Back to the topic at hand, whoever was in charge of the code phrase has really screwed the pooch on this one. Literally, you had one job, and that was to make sure that us common idiots would have no idea the Queen had died because you were speaking in riddles. We’d have all dashed out of our hovels to check on London Bridge to make sure that it hadn’t fallen into the river, but now we’re smart, cunning peasents, who will know that the bridge is fine, the Queen is dead, and it was all a simple lampoon. You were lampooning us.

It’s like that website, secretescapes dot com. They’re not secret escapes because we all know about them, they’re regular escapes. Less Colditz, more whenever Coldplay come on the radio. Though, in mitigation, they did run with the slogan “The Worst Kept Secret in Luxury Travel”. They acknowledged their secret escapes weren’t so secret, and they secretively ran with the secret ball. Good on them, but still, shit idea, because the escapes weren’t secret. We should have received coded phonecalls about how the rooster had nested in St Moritz, all inclusively, instead of a widespread marketing campaign.

Maybe the codeword for the Queen should be some gubbins about “secretescapes.com”. Unwitting Palace switchboard operators will think that either the footman is looking for an all-inclusive in Malaga, or that he’s trying to get a city break sorted for ‘er maj for a few days. Just her and Phil, in Barcelona for a bit, few pints of Estrella, maybe a tour of the Nou Camp. Lovely.

But, in a world where the secret sauce that goes into Big Macs is still secret, and we still don’t know whether Barack Obama can hack into microwaves, one of the biggest secrets has been allowed to become common knowledge. It’s not exactly going to compromise the security of the nation, but for fuck’s sake, it’s the secret password. I bet everyone got into your clubhouse when you were younger because they all knew the password, you absolute dunderhead, even the Queen thinks you’re a twat.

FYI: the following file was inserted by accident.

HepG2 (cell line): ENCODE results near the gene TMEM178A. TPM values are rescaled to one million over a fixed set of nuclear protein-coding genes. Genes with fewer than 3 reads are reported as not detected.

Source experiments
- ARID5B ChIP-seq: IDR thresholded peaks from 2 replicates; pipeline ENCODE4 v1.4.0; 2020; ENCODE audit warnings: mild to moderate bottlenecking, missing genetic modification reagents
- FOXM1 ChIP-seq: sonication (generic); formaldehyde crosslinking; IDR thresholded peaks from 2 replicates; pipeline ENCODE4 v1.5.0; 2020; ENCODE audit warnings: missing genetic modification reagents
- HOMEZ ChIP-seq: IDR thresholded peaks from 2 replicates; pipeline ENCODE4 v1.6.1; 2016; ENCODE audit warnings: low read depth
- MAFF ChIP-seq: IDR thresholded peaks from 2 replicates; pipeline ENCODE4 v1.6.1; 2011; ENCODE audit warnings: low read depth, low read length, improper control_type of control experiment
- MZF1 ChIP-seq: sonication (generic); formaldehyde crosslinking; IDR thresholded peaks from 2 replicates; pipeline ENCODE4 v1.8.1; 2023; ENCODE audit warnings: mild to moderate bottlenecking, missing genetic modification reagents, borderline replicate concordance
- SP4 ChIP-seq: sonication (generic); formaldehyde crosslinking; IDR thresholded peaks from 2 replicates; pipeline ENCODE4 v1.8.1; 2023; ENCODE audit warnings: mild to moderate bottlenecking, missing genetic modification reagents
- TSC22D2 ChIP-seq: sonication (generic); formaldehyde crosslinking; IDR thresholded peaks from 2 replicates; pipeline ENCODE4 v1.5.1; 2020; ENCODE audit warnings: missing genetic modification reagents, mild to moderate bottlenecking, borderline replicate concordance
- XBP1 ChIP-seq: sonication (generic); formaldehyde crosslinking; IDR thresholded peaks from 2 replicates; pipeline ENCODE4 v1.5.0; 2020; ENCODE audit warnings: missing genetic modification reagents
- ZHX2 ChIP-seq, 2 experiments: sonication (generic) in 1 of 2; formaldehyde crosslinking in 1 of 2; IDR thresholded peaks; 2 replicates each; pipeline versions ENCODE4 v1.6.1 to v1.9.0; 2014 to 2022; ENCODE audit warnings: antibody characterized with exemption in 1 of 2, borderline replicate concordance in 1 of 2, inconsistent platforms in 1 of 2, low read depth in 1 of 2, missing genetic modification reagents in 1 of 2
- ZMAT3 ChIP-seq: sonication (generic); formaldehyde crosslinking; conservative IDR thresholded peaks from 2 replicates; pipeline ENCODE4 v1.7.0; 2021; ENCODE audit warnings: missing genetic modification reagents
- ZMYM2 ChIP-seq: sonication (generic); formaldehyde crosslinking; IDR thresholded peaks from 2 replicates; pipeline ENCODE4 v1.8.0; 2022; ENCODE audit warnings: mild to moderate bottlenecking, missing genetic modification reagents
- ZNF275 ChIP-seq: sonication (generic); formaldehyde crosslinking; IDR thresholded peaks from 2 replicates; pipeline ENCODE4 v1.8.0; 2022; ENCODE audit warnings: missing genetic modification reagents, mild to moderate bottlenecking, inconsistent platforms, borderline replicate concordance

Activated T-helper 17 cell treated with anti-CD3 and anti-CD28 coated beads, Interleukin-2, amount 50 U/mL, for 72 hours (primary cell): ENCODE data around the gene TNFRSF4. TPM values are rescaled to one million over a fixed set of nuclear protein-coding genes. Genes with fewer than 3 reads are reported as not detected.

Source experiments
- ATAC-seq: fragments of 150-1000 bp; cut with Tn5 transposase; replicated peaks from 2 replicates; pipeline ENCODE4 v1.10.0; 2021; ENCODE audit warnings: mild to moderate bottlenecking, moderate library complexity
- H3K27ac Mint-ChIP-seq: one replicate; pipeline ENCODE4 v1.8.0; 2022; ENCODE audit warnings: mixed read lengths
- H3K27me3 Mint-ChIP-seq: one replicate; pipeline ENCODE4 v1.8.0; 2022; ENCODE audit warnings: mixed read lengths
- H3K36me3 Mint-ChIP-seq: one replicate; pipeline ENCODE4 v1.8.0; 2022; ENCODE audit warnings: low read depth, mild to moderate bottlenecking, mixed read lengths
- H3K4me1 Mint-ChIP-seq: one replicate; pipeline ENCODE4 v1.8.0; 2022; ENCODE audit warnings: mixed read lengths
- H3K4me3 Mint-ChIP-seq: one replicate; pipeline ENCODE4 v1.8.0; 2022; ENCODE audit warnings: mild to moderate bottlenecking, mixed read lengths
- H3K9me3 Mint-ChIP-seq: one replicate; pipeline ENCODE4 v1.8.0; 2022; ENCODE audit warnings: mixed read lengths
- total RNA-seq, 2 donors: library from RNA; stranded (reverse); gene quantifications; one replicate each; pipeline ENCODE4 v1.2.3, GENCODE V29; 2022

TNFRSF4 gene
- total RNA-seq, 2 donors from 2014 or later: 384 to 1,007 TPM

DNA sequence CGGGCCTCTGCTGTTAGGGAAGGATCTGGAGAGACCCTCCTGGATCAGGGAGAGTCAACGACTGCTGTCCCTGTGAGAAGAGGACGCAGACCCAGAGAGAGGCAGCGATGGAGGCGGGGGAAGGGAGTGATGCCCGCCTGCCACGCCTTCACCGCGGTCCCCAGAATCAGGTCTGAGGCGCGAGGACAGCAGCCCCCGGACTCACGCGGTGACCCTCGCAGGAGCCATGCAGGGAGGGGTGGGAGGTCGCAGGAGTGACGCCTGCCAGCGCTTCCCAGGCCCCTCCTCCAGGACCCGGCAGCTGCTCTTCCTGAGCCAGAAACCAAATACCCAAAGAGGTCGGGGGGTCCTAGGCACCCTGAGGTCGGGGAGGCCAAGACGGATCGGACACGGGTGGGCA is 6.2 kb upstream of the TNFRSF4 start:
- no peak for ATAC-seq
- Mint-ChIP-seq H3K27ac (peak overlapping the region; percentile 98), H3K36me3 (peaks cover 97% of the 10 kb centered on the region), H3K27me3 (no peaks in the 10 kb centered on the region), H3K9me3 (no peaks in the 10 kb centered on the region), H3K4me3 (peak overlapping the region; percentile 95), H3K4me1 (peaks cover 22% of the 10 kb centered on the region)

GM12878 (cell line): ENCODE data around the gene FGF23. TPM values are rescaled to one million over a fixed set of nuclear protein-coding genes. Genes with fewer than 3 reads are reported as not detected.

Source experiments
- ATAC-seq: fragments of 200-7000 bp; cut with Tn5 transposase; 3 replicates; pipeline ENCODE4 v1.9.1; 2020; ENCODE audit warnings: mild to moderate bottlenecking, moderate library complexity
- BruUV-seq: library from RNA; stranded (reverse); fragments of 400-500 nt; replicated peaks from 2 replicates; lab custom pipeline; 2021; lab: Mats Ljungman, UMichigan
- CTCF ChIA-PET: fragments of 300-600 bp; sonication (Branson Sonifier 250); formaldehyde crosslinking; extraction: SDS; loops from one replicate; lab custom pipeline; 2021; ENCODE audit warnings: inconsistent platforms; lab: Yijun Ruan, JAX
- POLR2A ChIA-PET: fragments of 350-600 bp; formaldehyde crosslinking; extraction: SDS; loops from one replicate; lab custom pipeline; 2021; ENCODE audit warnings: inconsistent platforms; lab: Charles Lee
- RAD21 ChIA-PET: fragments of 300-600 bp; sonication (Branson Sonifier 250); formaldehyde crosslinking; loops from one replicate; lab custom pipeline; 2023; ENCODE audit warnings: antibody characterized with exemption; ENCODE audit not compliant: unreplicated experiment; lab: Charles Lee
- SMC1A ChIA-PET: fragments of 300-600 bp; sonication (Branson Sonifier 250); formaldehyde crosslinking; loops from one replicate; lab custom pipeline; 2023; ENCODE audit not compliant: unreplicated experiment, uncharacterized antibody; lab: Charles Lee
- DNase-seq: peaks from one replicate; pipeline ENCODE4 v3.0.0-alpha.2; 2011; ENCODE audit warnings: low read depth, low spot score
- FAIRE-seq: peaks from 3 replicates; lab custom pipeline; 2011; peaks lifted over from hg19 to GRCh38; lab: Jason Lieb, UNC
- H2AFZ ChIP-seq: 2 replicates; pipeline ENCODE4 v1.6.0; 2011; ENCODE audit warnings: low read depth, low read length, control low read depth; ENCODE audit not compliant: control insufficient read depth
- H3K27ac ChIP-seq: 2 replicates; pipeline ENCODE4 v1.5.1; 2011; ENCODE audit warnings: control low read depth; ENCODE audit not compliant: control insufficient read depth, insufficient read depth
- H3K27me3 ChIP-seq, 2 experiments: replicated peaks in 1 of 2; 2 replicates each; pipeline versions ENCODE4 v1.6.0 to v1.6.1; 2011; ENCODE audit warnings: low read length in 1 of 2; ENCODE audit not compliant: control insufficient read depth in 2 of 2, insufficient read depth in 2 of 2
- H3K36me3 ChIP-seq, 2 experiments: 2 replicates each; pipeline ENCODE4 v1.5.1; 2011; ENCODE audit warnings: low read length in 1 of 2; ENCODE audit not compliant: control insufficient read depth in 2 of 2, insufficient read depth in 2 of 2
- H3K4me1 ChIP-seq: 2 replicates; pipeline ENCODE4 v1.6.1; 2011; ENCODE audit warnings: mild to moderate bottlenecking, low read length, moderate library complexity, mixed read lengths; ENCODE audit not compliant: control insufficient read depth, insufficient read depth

Furthermore, who chose this codeword? Does the Queen get to choose it, and why would she decide to say “London Bridge has fallen”? Moreover, what is the codeword for Prince Philip, will the “wheels on the bus go round and round”? If the Queen got to choose her secret phrase, why didn’t she have a bit of fun with it. If were the Queen King, my code phrase would be “The King is fine and not dead at all” to really screw with people. They’d hear that I was fine and not dead, when in actual reality, I am very dead. Ha! Peasents.

That being said, in whichever guise, code phrase or discount holiday website it may take, Operation London Bridge sounds awfully cool. Instead of slowly, quietly and peacefully passing on into the next life, it sounds as if the Queen will rappel down the side of Buckingham Palace before speeding off in an Aston Martin with a gaggle of SAS soldiers in tow. Quite how a woman that’s 90 years old will be able to rappel down the side of a building and perform a j-turn in a high performance vehicle is another matter all together, but the principle of it remains the same, Operation London Bridge sounds slick as hell.

So, if at any point you hear on the down low that London Bridge has fallen down, fallen down, fallen down, do not rush to see an entire bridge floating down the Thames, because you will have been mislead by fake news.

 

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Jumping on the Banned Wagon

This weekend just gone, revelers, ravers and rapscallions attending the Secret Garden Party festival in Cambridgeshire were given the option to have their drugs tested for free.

Whilst all samples of drugs tested were destroyed afterwards, it gave festival goers and drug users a chance to see whether or not what they were taking was safe, or whether or not it was actually drugs. From the data supplied by The Loop, a community interest group, festival goers could see exactly what they’d bought, and make their mind up as to whether or not they wanted to take it.